Although far less common than cardiovascular ailments and much less of a drain on the health-care system, the hereditary disorders identified so far are so well known to Finns that they are part of the lore of the nation. The Finnish Disease Heritage has its own Web site.

ďIn school, children are taught that Finnish genes are slightly different,Ē Peltonen explained. ďThe textbooks and public press contain significant information about them. The search for the special selection of genesóactually they are allelesóis considered as a cause for pride.Ē

Clearly the Finns were an exceptional bunch, wedged at the top of the world between Sweden and Russia and speaking an odd tongue that is unrelated to other languages of Scandinavia. Does all of this make Finns a race?

ďHow do you genetically define race?Ē Peltonen answered, shaking her head. Race is used in biology for birds and animalsóthe term is tantamount to subspeciesóbut her studies had no use for it. Patterns of human variation can be linked to geography, and geographic ancestry can be linked to health risks. As a genetic explorer Peltonen has followed the movement of populations in history, knowing that genes had diversified during the moves, but in Finland as elsewhere only a tiny fraction of the alleles and health risks are distinctive. ďRace may fade away once we understand all the variants,Ē she said. ďBut for diagnostic purposes it will be useful to know where your roots are. Thatís the value of the Finnish Disease Heritage. The story of these genes helps us visualize how Finland was settled.Ē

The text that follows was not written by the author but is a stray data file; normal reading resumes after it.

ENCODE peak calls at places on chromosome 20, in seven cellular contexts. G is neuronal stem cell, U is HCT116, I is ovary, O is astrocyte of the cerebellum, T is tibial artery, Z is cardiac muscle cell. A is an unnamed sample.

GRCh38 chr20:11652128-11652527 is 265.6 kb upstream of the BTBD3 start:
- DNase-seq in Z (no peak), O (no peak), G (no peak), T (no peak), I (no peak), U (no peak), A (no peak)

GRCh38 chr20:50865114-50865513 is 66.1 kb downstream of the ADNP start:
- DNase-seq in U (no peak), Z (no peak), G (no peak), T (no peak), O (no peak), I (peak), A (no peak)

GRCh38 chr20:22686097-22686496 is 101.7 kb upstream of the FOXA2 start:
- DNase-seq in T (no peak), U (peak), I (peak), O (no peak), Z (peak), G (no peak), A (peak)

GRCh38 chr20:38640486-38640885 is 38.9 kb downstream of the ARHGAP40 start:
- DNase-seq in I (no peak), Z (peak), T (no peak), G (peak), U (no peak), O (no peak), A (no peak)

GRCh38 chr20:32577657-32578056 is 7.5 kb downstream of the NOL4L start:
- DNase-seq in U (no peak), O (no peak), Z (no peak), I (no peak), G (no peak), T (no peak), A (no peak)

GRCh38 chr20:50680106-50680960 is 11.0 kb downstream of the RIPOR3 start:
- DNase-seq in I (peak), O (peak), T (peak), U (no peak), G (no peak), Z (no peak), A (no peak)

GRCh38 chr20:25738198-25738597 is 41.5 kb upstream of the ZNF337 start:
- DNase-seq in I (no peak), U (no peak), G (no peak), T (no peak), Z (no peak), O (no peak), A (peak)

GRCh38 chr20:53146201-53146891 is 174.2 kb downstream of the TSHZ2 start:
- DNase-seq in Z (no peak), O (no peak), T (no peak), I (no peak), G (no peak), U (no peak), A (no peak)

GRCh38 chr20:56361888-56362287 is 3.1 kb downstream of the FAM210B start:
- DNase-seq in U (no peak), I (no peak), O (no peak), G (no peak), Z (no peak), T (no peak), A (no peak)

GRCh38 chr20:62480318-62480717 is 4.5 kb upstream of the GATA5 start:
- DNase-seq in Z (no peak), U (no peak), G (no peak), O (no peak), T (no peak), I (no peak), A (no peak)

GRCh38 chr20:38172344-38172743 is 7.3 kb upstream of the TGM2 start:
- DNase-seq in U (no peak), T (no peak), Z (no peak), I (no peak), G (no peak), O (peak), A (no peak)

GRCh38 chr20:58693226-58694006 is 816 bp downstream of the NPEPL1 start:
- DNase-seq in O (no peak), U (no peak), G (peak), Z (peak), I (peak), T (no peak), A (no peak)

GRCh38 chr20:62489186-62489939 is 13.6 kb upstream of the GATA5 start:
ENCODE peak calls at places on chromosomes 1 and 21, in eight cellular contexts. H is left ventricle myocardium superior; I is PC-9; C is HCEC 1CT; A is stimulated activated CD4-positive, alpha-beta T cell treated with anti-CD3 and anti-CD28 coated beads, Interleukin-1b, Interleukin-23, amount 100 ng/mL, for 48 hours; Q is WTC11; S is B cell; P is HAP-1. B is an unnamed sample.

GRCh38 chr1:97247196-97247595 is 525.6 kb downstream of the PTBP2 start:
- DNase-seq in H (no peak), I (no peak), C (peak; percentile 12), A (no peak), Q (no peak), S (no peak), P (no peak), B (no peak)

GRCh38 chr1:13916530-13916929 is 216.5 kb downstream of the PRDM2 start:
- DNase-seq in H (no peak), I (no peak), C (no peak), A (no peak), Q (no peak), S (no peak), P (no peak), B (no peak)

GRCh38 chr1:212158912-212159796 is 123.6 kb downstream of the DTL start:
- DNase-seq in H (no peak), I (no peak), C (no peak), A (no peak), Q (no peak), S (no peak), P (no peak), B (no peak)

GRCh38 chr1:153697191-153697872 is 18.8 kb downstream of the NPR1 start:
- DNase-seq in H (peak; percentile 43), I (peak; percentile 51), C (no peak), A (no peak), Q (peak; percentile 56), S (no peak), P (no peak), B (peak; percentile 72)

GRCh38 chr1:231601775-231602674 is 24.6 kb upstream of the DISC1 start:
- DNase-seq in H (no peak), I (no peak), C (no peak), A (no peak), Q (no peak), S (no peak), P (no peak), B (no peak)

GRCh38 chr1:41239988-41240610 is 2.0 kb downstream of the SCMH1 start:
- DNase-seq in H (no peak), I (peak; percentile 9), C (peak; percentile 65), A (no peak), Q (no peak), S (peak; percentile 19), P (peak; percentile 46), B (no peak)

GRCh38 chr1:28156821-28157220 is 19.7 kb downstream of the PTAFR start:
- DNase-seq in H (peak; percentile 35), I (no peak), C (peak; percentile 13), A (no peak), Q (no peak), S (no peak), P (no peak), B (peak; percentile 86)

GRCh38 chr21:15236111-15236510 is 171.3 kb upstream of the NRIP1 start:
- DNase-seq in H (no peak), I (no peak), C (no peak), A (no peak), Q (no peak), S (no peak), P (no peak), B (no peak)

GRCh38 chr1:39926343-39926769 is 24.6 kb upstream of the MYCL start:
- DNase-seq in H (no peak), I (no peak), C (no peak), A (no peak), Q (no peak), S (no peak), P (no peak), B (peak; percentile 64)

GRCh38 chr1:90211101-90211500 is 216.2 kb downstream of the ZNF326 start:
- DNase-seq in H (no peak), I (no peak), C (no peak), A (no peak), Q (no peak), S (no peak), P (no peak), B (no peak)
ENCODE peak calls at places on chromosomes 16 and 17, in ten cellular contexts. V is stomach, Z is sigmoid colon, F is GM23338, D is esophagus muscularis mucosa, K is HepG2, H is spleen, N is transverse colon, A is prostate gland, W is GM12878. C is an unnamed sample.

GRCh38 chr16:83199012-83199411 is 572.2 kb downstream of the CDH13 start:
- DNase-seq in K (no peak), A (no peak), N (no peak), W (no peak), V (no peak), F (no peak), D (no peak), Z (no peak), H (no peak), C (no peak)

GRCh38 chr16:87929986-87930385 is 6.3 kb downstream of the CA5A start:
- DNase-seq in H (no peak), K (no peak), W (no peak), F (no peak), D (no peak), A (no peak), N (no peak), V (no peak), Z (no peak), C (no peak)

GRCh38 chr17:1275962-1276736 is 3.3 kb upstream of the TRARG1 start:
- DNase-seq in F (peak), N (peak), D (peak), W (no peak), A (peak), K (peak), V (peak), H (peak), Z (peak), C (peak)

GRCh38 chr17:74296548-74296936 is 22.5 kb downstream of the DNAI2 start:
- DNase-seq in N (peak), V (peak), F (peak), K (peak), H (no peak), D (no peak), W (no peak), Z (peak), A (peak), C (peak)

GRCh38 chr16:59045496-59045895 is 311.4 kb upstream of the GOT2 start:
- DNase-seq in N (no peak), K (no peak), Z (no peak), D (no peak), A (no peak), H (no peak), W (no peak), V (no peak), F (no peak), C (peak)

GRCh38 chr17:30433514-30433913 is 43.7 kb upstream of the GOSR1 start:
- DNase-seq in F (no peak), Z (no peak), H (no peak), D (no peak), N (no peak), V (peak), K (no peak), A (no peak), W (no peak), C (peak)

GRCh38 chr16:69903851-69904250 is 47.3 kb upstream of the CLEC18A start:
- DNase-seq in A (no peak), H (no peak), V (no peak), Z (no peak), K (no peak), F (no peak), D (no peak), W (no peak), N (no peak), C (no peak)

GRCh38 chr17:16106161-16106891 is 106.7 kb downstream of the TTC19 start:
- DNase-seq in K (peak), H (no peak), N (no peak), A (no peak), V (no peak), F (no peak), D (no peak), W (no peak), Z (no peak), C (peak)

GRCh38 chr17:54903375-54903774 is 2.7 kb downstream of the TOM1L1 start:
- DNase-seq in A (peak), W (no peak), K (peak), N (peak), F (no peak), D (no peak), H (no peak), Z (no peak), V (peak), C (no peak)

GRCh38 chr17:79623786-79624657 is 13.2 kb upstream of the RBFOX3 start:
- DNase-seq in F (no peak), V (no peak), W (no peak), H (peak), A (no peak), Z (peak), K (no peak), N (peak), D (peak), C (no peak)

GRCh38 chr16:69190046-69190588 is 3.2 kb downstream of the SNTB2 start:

By convention the Finns are white or Caucasian. Peltonen was probably the palest person on Westwood Boulevard. Nevertheless, in the 19th century she would have been classed with the Mongol race because anthropologists of that day lumped Finns with the Laplanders, or Sami, as they call themselvesóthe nomadic, faintly Asiatic people who roam the Scandinavian Arctic. Thatís how arbitrary ďraceĒ can be.


  Enlarge 118k                                          Maps by Don Foley

A Family Affair

Congenital nephrosis is a deadly kidney disease that crops up in Finland. To become ill, the patients (black) in the above group had to inherit a gene variant from both parents. When geneticists traced their pedigrees back nine generations, they found that the parents of the patients were related through three individuals.

Clusters of Vulnerability